I do not know where these tasty meat pockets have been all my life! When I first saw this challenge at the beginning of the month I was a little bummed since I much prefer sweet to savory when doing a Daring Bakers challenge. But I was pleasantly surprised by the outcome and I encourage you to try these. You won’t be disappointed. Especially with the meat! I would’ve eaten it plain from the pot and not even have made the dough if I didn’t have a post to write! It is very, very good.
The February Daring Bakers’ challenge is hosted by Julie of One-Wall Kitchen. She challenged us to an easy, simple filled bun using no-knead dough.
These siopao make a great meal. You can make them ahead of time and all you need is a side of veggies and you’re good to go. While these are traditionally steamed, this version is baked.
As I said before, the meat is to die for. So good. For real. My house smelled heavenly while it baked. DO NOT leave out the star anise! It’s subtle but adds so much. I scored 2 in the bulk section of my grocery store for $0.20!
After a slow roast, chop it up and return it to the juice for an overnight mingling of flavor. This may not be totally necessary, but I think it made the meat more flavorful and juicy. Lots of fat will harden on top if you chill it, so remove what you can (this was tricky and disgusting for me so I gave up quickly) then slowly heat it just to get everything back to a nice juicy state. Drain the meat and onion and reserve the juice. It makes for a crazy good sauce later. Also, a nice layer of fat will form on top of the reserved juice. Remove it or pour the juice slowly into your saucepan and the fat should stay in the container. Sorry for all the fat talk.
The Fine Cooking magazine from October/November has a nice feature on cauliflower. It includes ways to prep and prepare it along with a few recipes. This tart is one of those recipes. This curry is another. I have a thing for coconut and curry, and so I was drawn to this recipe immediately. I also love to find satisfying vegetarian dishes that we can work in to our meal schedule. My husband didn’t miss the meat at all. This one is a keeper.
There is quite a bit of chopping to be done, but it can all be done in advance and refrigerated until you’re ready to cook. Once that is taken care of, this dish comes together easily. You’re looking at 45 minutes cooking time in all, but more than half of that is simply simmering time. Thanks to that simmering time your house will smell amazing. The only downside there is that it will smell that way for hours, and waking up to the smells of curry you ate the night before isn’t amazing. But it is worth it!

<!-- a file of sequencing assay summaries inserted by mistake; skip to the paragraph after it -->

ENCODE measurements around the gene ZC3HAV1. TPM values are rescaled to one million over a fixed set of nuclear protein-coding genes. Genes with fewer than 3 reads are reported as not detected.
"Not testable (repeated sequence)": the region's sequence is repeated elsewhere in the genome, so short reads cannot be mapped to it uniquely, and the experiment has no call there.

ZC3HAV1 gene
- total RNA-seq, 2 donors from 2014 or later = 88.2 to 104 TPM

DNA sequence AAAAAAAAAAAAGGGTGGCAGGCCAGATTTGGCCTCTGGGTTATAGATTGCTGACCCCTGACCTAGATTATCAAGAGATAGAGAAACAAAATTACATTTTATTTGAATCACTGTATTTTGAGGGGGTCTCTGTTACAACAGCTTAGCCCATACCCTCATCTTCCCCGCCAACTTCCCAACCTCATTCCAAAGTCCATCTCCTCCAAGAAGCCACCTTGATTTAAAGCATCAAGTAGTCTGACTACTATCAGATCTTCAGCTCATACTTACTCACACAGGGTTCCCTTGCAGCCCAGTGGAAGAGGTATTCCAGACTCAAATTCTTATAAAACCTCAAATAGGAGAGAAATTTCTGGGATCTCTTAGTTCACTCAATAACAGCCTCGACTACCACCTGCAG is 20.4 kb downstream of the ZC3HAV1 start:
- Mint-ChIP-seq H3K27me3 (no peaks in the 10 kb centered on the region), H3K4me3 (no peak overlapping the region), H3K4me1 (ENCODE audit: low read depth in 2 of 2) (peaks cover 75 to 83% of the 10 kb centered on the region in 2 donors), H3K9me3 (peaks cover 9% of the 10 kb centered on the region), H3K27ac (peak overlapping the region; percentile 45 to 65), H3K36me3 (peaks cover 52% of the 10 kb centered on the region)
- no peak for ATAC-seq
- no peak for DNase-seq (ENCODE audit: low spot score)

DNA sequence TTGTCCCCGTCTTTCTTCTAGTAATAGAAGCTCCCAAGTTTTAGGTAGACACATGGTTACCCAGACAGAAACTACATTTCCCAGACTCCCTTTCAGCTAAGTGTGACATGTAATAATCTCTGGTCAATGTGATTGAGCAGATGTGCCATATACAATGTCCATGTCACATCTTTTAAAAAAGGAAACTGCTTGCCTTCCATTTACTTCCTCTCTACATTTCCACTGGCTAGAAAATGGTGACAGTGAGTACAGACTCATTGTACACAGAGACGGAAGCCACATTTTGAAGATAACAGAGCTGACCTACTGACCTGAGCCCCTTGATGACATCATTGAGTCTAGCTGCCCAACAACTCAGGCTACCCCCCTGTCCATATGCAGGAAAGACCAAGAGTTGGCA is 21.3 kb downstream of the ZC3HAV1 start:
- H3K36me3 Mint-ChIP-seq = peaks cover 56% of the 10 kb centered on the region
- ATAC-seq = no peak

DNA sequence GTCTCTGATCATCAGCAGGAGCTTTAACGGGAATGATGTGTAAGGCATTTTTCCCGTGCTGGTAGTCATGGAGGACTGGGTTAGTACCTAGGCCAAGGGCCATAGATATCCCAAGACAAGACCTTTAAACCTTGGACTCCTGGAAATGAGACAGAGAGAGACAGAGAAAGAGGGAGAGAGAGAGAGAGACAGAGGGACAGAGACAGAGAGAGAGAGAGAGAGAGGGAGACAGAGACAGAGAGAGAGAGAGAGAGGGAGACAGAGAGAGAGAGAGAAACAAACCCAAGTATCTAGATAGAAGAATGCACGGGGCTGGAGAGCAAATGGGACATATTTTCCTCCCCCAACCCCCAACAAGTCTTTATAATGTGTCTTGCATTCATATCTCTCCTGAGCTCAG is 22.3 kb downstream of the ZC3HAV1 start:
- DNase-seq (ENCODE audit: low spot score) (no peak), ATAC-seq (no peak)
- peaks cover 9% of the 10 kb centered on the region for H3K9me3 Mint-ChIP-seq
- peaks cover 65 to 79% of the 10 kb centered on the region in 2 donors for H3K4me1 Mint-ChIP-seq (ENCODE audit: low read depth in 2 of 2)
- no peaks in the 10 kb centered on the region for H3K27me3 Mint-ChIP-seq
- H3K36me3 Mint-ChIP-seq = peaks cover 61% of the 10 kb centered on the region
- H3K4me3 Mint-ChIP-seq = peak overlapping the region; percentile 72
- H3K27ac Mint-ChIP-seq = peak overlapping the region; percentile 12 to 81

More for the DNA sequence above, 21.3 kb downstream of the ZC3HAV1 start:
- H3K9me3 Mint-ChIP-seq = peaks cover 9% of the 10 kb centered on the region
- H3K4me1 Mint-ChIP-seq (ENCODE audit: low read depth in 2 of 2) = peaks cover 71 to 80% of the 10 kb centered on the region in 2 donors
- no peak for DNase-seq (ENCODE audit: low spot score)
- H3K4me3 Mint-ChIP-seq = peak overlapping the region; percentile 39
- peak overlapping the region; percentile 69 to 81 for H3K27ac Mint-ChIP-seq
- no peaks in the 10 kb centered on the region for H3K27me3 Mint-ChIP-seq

This reheats really well, so it’s a good choice for those of you cooking for one or two. This will feed you for a couple of meals, and that’s definitely something I look for in a recipe these days. I love leftover night.
The spices are warm and subtle. The first taste is sweet and then the heat hits you at the end but is still more warm than spicy. I didn’t have black mustard seed, so I didn’t use them and I thought this was still wonderful. The coconut milk tones down the heat and adds sweetness as well as welcomed creaminess. I used a whole jalapeno with a few seeds and it wasn’t overwhelming at all. If you want it spicy make sure to use more of the seeds and membrane or even add a second jalapeno.
The garnishes are necessary, in my opinion. The yogurt is a nice cool contrast to the warm curry, the cilantro is the perfect herb to compliment the spices and the cashews add richness and crunch. We ate this with warm naan which is perfect for soaking up the sauce. Serving this on top of rice would also be delicious (and stretch it a bit). I hope you try this dish! My mouth is watering right now as I think about it and I’m considering getting some out of the fridge…and it’s 8 in the morning. So you know it’s good.
2 tablespoons of butter + 1 tablespoon vegetable oil (use ghee if you have it)
1 onion, cut into large dice
2 red bell peppers (you could also use orange or yellow)
1 jalapeno, chopped fine (as many or as few seeds as you’d like)
1 2-inch piece of ginger, chopped fine (about 2 tablespoons)
1 tablespoon curry powder
2 teaspoons cumin seed
1 cinnamon stick (2 inches)
1 teaspoon salt
1 28-ounce can diced tomatoes
1/2 cup water
1/4 cup raisins
2 cloves garlic, smashed
1 can coconut milk
juice of 1/2 lemon
1 head cauliflower, cut into 1-2 inch florets
fresh chopped cilantro
naan or rice for serving
Heat butter and oil in a large skillet over medium-high heat. Add the onions, peppers, jalapeno, ginger, curry, cumin, cinnamon stick and salt. Cook, stirring occasionally, until vegetables begin to soften and brown a bit.
Add in the garlic and cook for 30 seconds, then add the tomatoes, water and raisins. Bring to a simmer and cook for about 10 minutes.
Stir in the coconut milk and 2 teaspoons of lemon juice. Bring to a simmer, then lower the heat and cook until thickened, 10-15 minutes.
Add in the cauliflower and mix together. Cover. keep the heat on low and cook until cauliflower is tender, about 15 minutes.
Remove the cinnamon stick. Season with salt and lemon juice. Serve with yogurt, cashews and cilantro.